To send content items to your account,
please confirm that you agree to abide by our usage policies.
If this is the first time you use this feature, you will be asked to authorise Cambridge Core to connect with your account.
Find out more about sending content to .
To send content items to your Kindle, first ensure email@example.com
is added to your Approved Personal Document E-mail List under your Personal Document Settings
on the Manage Your Content and Devices page of your Amazon account. Then enter the ‘name’ part
of your Kindle email address below.
Find out more about sending to your Kindle.
Note you can select to send to either the @free.kindle.com or @kindle.com variations.
‘@free.kindle.com’ emails are free but can only be sent to your device when it is connected to wi-fi.
‘@kindle.com’ emails can be delivered even when you are not connected to wi-fi, but note that service fees apply.
To delineate the epidemiology of catheter-associated urinary tract infections (CAUTIs) and to better understand the value of urine cultures for evaluation of fever in the intensive care unit (ICU) setting
Two-year retrospective review (2012–2013)
A single tertiary center with 1,200 hospital beds and 158 adult ICU beds
ICU patients with a CAUTI event
The cohort was identified from a prospective infection prevention database. Charts were reviewed to characterize the patients. CAUTI rates and device utilization ratio (DUR) were calculated. Clinical outcomes were recorded.
A total of 105 CAUTIs were identified using the National Health and Safety Network (NHSN) definition. Fever was the primary indication for obtaining urine culture in 102 patients (97%). Of these 105 patients, 51 (51%) had an alternative infection to explain the fever, with pneumonia (55%) being the most common followed by bloodstream infection (22%). A total of 18 patients (18%) had fever due to noninfectious cause, and 32 patients (32%) had no alternative explanation. Of these, 66% received appropriate empiric antimicrobial therapy, but no targeted therapy changes were made based on urine culture results. The other 34% did not receive antimicrobial therapy at all. Only 6% of all CAUTIs resulted in blood cultures positive for the same organism within 2 days. The urinary tract was not definitely established as the source of bloodstream infection.
Urine cultures obtained for evaluation of fever form the basis for identification of CAUTIs in the ICU. However, most patients with CAUTIs are eventually found to have alternative explanations for fever. CAUTI is associated with a low complication rate.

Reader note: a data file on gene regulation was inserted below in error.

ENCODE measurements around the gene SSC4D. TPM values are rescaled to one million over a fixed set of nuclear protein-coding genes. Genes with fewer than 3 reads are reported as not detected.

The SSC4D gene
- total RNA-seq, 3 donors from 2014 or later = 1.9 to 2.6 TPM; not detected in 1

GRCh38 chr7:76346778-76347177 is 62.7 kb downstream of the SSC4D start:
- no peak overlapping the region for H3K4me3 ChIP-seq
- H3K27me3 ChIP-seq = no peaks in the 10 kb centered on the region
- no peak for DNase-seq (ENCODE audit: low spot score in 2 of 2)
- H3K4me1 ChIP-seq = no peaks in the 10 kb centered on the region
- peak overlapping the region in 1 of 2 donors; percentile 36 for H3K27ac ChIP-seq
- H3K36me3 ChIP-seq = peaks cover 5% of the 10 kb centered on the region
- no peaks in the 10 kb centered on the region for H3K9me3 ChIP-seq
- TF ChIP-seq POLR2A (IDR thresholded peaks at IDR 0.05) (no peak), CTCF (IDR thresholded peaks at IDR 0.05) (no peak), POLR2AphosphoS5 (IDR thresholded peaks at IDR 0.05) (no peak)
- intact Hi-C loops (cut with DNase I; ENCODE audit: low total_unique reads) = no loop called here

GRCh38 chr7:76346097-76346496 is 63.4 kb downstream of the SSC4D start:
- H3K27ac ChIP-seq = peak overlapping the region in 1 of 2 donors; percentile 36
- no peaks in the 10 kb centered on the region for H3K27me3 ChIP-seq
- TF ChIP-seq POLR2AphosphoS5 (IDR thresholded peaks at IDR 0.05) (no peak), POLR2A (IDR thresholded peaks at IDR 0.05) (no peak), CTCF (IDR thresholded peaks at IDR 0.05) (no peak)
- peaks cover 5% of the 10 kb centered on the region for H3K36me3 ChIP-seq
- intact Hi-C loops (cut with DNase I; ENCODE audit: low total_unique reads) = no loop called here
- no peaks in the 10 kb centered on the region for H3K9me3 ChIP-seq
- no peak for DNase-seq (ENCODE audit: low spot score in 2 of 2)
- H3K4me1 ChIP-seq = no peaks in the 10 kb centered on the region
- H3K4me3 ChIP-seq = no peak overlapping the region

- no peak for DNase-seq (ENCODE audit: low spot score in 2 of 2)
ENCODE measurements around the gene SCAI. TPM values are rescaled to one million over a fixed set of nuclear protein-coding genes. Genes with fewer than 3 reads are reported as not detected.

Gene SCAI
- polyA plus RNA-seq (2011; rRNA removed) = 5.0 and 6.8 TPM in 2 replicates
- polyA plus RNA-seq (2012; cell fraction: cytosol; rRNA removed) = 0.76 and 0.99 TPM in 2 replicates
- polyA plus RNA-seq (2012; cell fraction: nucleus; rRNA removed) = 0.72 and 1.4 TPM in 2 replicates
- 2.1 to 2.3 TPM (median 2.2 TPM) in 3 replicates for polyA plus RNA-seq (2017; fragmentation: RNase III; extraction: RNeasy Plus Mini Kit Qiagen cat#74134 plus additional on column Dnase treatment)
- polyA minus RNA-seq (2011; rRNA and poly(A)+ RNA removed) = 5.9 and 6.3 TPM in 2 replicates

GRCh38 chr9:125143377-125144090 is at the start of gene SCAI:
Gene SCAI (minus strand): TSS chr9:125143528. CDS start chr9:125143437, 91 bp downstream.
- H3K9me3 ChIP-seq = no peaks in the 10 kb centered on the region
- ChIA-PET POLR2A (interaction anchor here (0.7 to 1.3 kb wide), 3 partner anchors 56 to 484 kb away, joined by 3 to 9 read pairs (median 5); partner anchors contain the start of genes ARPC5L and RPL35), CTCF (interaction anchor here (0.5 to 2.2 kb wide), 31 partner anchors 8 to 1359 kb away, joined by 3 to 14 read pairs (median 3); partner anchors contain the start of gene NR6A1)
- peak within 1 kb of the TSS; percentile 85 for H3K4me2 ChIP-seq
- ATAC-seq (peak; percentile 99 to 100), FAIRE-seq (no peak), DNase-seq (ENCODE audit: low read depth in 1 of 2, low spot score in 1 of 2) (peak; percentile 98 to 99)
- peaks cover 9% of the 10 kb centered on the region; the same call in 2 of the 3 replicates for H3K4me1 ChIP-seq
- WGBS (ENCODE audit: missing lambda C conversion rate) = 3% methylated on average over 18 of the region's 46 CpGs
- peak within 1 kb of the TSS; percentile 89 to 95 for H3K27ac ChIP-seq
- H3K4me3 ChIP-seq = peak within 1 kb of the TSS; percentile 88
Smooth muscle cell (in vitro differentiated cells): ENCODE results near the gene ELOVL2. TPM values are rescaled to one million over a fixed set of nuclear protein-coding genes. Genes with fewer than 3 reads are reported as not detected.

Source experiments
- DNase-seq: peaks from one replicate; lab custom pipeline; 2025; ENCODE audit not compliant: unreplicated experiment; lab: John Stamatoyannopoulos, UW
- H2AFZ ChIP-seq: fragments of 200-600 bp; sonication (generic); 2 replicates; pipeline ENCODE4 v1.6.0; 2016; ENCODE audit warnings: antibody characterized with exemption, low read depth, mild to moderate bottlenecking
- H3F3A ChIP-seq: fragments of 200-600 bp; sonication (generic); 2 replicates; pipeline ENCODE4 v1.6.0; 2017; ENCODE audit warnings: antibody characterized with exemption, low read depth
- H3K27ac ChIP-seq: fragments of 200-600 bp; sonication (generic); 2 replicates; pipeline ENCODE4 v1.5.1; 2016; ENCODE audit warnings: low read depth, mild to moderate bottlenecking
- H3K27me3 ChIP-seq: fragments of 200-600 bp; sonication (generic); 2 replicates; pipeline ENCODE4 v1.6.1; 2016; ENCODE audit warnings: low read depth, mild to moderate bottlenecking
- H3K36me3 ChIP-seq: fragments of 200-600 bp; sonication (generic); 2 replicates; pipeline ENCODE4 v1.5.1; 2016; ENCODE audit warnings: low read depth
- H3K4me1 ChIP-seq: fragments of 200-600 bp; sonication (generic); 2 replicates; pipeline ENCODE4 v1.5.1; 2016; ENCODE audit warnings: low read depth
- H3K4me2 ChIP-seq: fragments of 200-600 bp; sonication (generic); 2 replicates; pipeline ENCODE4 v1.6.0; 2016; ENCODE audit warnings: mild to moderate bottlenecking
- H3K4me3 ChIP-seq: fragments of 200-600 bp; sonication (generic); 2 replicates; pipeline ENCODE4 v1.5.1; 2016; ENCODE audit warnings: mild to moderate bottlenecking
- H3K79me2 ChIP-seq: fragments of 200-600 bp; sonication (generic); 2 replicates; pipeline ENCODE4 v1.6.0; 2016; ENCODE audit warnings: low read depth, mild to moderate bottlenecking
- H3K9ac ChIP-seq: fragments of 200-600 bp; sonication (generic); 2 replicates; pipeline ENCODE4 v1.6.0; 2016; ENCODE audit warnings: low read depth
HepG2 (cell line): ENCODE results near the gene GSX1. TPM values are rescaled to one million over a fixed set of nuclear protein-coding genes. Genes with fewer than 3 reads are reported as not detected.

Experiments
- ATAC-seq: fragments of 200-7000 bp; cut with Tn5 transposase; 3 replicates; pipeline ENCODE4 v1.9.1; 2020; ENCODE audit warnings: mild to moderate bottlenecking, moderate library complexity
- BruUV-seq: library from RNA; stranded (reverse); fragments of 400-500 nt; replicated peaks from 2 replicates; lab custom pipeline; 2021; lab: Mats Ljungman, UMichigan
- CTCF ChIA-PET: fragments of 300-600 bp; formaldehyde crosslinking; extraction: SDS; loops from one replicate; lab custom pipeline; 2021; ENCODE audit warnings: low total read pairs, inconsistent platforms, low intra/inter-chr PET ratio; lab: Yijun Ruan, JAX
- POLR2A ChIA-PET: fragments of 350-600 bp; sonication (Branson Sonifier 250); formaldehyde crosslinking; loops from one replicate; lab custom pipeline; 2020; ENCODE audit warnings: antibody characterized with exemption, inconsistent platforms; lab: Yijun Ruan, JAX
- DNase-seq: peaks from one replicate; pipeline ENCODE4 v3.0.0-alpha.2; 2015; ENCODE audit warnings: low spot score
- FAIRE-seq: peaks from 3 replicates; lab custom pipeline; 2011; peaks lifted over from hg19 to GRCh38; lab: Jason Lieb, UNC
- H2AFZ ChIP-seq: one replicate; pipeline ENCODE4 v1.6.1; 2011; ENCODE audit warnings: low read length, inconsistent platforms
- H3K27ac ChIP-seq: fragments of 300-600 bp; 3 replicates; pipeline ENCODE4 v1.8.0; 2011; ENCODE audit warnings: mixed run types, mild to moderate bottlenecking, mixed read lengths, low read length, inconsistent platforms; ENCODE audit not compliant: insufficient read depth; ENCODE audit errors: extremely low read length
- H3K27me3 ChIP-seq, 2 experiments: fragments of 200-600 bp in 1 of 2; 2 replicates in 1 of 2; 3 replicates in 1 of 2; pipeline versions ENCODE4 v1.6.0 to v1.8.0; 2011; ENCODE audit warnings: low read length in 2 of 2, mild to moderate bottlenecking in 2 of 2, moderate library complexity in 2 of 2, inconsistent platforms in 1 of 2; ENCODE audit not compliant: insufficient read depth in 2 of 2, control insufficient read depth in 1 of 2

Infect. Control Hosp. Epidemiol. 2015;36(11):1330–1334
To review and describe device utilization and central line-associated bloodstream (CLABSI) events among patients in a non-intensive care unit (ICU) setting and to examine the morbidity and mortality associated with these events.
One-year descriptive review.
A single tertiary center with a 1,200-bed hospital and 209 adult ICU beds.
Hospitalized patients identified as having a CLABSI event attributed to a non-ICU setting.
The cohort was identified from a prospective infection prevention database. Charts and administrative data sets were reviewed to further characterize the patients. Device utilization ratios (DURs) and CLABSI rates were calculated using National Health and Safety Network (NHSN) CLABSI definitions. Need for ICU stay and crude mortality rates were recorded.
A total of 136 patients with 156 CLABSIs were identified, of whom 78 (57%) were being treated for a hematological malignancy (HM). The overall DUR was 0.27. A tunneled line was in place for 118 (76%) of the CLABSI events, and a peripherally inserted central catheter was in place for 32 (21%) of the CLABSI events. The non-ICU CLABSI rate was significantly higher than the concurrent ICU rate (2.1 CLABSIs per 1,000 catheter-days vs 1.5 CLABSIs per 1,000 catheter-days; P = .02). Hospital mortality was 23% in the affected group and was significantly higher in patients with HM.
CLABSI rates over a 1-year period were higher in patients outside the ICU at our hospital and were associated with significant mortality.
Email your librarian or administrator to recommend adding this to your organisation's collection.